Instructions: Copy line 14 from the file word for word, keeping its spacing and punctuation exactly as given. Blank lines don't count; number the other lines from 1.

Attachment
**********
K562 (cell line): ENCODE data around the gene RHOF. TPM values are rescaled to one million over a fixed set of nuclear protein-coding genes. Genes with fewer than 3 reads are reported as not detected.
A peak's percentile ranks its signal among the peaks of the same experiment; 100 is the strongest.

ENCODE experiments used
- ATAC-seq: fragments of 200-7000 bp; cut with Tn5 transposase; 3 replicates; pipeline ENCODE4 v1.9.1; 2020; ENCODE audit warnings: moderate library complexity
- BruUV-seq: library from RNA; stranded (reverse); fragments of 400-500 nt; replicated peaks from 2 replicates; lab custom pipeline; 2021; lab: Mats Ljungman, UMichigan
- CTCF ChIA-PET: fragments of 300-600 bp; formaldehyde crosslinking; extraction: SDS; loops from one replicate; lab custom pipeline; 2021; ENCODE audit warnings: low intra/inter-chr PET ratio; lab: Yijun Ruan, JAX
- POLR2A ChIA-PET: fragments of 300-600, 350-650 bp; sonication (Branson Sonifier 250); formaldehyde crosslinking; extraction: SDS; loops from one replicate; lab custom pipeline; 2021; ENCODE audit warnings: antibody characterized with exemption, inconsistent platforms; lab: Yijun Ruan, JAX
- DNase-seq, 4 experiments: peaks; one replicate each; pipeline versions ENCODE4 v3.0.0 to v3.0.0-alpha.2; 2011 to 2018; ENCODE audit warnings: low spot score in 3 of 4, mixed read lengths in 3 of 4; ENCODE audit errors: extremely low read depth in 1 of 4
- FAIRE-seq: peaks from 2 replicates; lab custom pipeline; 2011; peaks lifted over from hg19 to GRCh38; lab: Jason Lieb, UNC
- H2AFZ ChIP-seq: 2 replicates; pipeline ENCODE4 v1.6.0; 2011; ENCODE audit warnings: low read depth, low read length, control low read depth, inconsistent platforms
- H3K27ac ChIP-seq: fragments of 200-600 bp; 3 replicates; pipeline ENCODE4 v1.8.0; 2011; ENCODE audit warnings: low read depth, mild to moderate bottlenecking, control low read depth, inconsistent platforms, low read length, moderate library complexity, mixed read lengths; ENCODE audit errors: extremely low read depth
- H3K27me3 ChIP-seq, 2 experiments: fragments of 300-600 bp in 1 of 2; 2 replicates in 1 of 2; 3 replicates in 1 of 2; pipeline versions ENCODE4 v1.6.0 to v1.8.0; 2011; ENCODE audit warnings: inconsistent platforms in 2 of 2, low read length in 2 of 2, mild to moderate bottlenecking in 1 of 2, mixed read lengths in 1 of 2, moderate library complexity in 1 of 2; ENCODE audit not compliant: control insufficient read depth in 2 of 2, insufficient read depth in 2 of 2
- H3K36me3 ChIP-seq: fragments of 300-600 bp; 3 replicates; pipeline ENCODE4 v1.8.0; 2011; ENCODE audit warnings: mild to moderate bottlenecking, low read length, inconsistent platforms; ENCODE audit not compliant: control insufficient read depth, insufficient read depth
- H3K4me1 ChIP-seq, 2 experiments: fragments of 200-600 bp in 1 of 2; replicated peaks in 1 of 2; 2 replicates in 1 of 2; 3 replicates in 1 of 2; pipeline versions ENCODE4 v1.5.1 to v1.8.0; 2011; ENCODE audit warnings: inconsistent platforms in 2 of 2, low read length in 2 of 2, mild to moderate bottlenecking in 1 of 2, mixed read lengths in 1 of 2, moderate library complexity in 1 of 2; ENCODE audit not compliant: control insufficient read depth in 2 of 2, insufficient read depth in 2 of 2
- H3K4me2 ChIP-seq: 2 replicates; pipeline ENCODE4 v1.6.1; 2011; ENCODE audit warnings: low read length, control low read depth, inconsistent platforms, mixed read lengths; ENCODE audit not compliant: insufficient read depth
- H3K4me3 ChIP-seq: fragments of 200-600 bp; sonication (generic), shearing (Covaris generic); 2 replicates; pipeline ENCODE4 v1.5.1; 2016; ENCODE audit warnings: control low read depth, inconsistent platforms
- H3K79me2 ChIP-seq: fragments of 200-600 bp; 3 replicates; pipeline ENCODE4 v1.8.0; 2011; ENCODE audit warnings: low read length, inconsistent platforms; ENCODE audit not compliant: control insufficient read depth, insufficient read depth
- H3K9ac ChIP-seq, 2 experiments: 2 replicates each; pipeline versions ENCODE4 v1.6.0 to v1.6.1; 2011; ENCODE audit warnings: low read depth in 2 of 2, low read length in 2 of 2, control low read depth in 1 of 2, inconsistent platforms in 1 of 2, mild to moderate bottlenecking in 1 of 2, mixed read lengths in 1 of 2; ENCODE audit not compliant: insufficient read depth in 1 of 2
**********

- H3K4me1 ChIP-seq, 2 experiments: fragments of 200-600 bp in 1 of 2; replicated peaks in 1 of 2; 2 replicates in 1 of 2; 3 replicates in 1 of 2; pipeline versions ENCODE4 v1.5.1 to v1.8.0; 2011; ENCODE audit warnings: inconsistent platforms in 2 of 2, low read length in 2 of 2, mild to moderate bottlenecking in 1 of 2, mixed read lengths in 1 of 2, moderate library complexity in 1 of 2; ENCODE audit not compliant: control insufficient read depth in 2 of 2, insufficient read depth in 2 of 2